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Dumfries, a town and a parish on the SW border of Dumfriesshire. A royal and parliamentary burgh, a Seaport - since the era of railways of little importance a seat of manufacture, the capital of Dumfriesshire, the assize town for the south-western counties, and practically the metropolis of a great extent of the S of Scotland, the town stands on the left bank of the river Nith, and on the Glasgow and South-Western railway at the junction of the lines to Lockerbie and Portpatrick, by rail being 14½ miles WSW of Lockerbie, 15¼ WNW of Annan, 19¼ NE of Castle-Douglas, 80 ½ ENE of Portpatrick, 42½ SE of Cumnock, 92 SE by S of Glasgow, 89¾ S by W of Edinburgh, 33 WNW of Carlisle, and 333¾ NNW of London. The site is mainly a gentle elevation, nowhere higher than 80 feet above sea-level, partly the low flat ground at its skirts; extends about 1 mile from N to S, parallel to the river; rises steeply from the banks at the N end, and is blocked there by a curve in the river's course; and bears the lines of Castle Street and High Street along its summit. Maxwelltown, along the Kirkcudbrightshire bank of the Nith, directly opposite and nearly of the same length as Dumfries, seems to be rather a part of the town than a suburb, and is partly included in the parliamentary (though not in the royal) burgh. Behind Maxwelltown to the W is Corbelly Hill, a broad-based, round, and finely-outlined elevation, on the summit of which stand a church and convent of the Immaculate Conception, erected in 1881-82, from designs by Messrs Pugin, for Nuns of the Perpetual Adoration of the Blessed Sacrament; whilst a little lower down is a picturesque building, serving the double purpose of an observatory and a museum of natural history and antiquities The view from the top of this hill is very extensive, and also of great natural beauty - the broad and level valley, for the most part highly cultivated, of the Nith, abounding in mansions, villas, gardens, and nursery grounds; the Moffat and Galloway Hills, with the higher peaks of Queensberry and Criffel; and, over the Solway, the far-away Cumberland mountains. Altogether, the landscape, seen from the top of Corbelly Hill, is not so unlike the plains of Lombardy. Dumfries itself, in architectural structure, relative position, social character, marketing importance, and general influence, holds a high rank among the towns of the kingdom. It is a minor capital, ruling in the S with nearly as much sway as Edinburgh in the E. It has either within itself or in its immediate outskirts an unusually large proportion of educated and wealthy inhabitants, giving evident indication of their presence in the tone and manners; and is seen at once, by even a passing stranger, to be a place of opulence, taste, and pretension. It has sometimes been called, by its admirers, `the Queen of the South; 'and it was designated by the poet Burns, `Maggie by the banks o, Nith, a dame wi' pride eneuch.' It is the cynosure of the south-western counties; and it sways them alike in the interests of mind, of trade, and of commerce. It has no rival or competitor, none at least that can materially compare with it, between Ayr and Carlisle, or between the Irish Sea and the Lowther Mountains. And even as a town, though other influential towns were not remote, it challenges notice for its terraces and pleasant walks beside the river; for its lines and groups of villas around its outskirts; for its picturesqueness of aspect as seen from many a vantage-ground in the near vicinity; for the spaciousness of its principal streets; and for a certain, curious, pleasing romance in the style and collocation of many of its edifices. It so blends regularity of alignment with irregularity as to be far more fascinating than if it were strictly regular; and it so exhibits its building material, a red-coloured Permian sandstone, now in the full flush of freshness from the quarry, now in worn aspects of erosion by time, as - to present a tout ensemble of mingled sadness and gaiety.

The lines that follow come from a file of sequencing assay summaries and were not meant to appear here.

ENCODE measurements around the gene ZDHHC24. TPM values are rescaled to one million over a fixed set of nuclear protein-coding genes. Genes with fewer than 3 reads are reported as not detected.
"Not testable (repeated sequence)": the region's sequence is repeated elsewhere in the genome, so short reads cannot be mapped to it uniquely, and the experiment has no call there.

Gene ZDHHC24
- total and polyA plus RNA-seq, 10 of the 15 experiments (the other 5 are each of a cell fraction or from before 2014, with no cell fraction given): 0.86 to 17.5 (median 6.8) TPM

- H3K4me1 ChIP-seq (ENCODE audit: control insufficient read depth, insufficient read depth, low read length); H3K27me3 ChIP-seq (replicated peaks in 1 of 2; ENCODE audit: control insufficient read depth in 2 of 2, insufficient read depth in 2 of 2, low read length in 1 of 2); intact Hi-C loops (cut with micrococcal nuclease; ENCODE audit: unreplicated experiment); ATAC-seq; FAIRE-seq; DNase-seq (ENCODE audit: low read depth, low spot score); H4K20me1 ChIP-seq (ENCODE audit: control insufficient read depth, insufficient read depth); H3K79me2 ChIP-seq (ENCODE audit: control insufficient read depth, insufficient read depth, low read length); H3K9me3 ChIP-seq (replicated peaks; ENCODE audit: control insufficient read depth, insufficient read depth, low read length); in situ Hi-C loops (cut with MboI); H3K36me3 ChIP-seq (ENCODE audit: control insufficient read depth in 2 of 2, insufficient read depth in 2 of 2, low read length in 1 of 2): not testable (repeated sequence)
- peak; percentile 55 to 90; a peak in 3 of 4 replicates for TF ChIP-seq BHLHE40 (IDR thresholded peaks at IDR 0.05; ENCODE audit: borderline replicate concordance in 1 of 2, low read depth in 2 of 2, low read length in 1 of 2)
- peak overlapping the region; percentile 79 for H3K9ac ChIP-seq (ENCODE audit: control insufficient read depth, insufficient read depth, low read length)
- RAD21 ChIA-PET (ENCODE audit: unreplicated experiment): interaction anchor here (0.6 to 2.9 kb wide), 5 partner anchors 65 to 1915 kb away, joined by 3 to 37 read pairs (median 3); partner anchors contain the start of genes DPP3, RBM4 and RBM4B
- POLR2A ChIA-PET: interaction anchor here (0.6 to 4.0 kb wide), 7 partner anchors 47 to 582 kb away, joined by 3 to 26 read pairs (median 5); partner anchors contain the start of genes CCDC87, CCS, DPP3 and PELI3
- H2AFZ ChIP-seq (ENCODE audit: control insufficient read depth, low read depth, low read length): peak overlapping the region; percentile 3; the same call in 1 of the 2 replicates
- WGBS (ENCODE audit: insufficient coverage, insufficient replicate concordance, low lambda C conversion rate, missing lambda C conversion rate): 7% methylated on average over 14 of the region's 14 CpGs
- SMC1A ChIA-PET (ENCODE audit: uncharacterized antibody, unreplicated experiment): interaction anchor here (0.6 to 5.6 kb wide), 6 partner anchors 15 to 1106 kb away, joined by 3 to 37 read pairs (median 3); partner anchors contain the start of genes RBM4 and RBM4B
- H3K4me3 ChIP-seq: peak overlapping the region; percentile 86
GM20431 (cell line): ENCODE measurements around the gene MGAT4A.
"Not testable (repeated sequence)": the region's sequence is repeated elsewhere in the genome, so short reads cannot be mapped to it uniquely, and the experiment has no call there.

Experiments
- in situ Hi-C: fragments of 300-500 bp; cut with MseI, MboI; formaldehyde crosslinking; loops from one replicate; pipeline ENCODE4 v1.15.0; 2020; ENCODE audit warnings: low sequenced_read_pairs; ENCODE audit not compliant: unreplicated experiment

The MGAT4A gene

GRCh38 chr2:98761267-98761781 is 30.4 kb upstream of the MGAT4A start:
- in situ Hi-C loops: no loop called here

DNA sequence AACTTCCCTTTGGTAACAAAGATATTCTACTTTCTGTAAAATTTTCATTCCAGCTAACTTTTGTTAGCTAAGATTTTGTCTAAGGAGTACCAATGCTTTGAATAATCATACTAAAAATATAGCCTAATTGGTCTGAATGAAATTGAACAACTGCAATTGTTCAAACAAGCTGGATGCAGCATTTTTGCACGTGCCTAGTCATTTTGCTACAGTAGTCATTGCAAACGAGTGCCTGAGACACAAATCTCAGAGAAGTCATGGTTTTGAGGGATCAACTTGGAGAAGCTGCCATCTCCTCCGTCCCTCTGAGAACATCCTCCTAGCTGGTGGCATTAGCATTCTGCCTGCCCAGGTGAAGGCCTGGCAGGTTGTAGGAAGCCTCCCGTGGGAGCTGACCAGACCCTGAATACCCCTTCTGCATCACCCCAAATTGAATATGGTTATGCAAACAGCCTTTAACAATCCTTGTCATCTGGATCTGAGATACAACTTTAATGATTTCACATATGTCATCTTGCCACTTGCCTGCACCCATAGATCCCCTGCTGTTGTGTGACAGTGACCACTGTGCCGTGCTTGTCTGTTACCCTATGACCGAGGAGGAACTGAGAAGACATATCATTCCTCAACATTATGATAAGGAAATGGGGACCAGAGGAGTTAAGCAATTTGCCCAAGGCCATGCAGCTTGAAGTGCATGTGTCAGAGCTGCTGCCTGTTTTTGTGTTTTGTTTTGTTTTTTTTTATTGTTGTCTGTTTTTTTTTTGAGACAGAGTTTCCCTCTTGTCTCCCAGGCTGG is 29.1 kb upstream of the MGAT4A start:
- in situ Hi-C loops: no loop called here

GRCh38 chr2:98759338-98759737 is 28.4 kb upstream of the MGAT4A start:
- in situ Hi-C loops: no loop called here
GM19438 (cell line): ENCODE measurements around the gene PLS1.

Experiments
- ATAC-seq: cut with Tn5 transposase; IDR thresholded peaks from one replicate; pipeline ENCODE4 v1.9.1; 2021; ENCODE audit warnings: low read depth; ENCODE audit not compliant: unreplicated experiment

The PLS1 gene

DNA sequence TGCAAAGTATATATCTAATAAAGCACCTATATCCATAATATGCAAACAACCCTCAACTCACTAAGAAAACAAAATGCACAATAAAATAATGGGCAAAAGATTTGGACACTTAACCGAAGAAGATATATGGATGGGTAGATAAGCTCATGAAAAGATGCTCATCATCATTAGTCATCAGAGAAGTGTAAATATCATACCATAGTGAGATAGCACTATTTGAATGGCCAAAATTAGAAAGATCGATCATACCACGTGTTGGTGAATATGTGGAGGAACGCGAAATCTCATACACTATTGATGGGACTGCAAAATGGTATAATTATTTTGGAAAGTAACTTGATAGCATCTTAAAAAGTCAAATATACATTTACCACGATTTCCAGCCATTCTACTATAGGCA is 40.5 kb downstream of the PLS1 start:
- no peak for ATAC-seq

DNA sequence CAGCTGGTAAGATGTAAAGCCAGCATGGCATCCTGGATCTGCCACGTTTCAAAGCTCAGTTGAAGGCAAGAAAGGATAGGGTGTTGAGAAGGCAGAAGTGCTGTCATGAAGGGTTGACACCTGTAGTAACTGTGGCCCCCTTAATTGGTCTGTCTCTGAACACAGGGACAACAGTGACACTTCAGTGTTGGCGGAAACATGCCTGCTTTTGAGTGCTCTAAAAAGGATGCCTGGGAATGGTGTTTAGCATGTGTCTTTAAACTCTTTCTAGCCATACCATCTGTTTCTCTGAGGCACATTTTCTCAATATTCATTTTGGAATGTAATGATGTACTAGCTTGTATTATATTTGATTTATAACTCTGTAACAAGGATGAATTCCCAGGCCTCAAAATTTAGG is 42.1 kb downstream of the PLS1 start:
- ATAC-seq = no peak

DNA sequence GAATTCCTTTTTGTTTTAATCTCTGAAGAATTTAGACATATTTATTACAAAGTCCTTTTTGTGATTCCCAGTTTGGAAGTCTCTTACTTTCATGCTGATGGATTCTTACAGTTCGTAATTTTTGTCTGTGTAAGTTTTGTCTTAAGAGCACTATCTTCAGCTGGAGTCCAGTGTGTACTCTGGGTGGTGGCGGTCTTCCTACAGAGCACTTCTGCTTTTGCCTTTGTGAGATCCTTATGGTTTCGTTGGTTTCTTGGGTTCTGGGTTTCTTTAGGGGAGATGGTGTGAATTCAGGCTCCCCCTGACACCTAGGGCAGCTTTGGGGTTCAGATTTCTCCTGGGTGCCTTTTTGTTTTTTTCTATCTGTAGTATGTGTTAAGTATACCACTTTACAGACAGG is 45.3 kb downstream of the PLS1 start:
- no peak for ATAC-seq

Three bridges connect Dumfries and Maxwelltown; but only the uppermost one is available for carriages; and this commands a good view of all the riverward features of the burgh and the suburb, stretching partly to the N but chiefly to the S. The space along the Dumfries bank, between the bridges, is a wide street-terrace; the space further down, to a much greater distance, is an expanded or very wide street-terrace, used partly as the cattle market, partly as a timber market, and called the Sands; and the space still further down, opposite the foot of the town and a long way past it, is a broad grassy promenade, fringed along the inner side by a noble umbrageous avenue, and called the Dock. The central streets present an array of fairly well-appointed shops. All the streets are paved, drained, clean, and well-lighted; and outlets on the roads to the N, to the S, and to the E are studded with villas. Yet parts of the town, particularly numerous lanes or closes off High Street, some intersecting lanes from street to street, and portions of the old narrow streets are disagreeable and unwholesome. The Nith contributes much to both salubrity and beauty; approaches, in long winding sweeps, under high banks richly clothed with wood; breaks immediately beyond the lower bridge, over a high caul, built for the water supply of grain mills on the Maxwelltown side; swells into a lake-like expanse above the caul; leaps into rapid current at low tide below it; is driven back by the flow of tide against it; and, both above and below the town, to the extent of several miles, has verdant banks tracked with public toads and footpaths.